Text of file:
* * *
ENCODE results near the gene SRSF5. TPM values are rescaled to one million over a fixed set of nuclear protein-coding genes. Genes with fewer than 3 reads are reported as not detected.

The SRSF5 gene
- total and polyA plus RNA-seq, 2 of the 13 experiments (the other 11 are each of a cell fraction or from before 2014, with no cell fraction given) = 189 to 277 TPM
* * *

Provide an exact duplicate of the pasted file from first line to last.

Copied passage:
ENCODE results near the gene SRSF5. TPM values are rescaled to one million over a fixed set of nuclear protein-coding genes. Genes with fewer than 3 reads are reported as not detected.

The SRSF5 gene
- total and polyA plus RNA-seq, 2 of the 13 experiments (the other 11 are each of a cell fraction or from before 2014, with no cell fraction given) = 189 to 277 TPM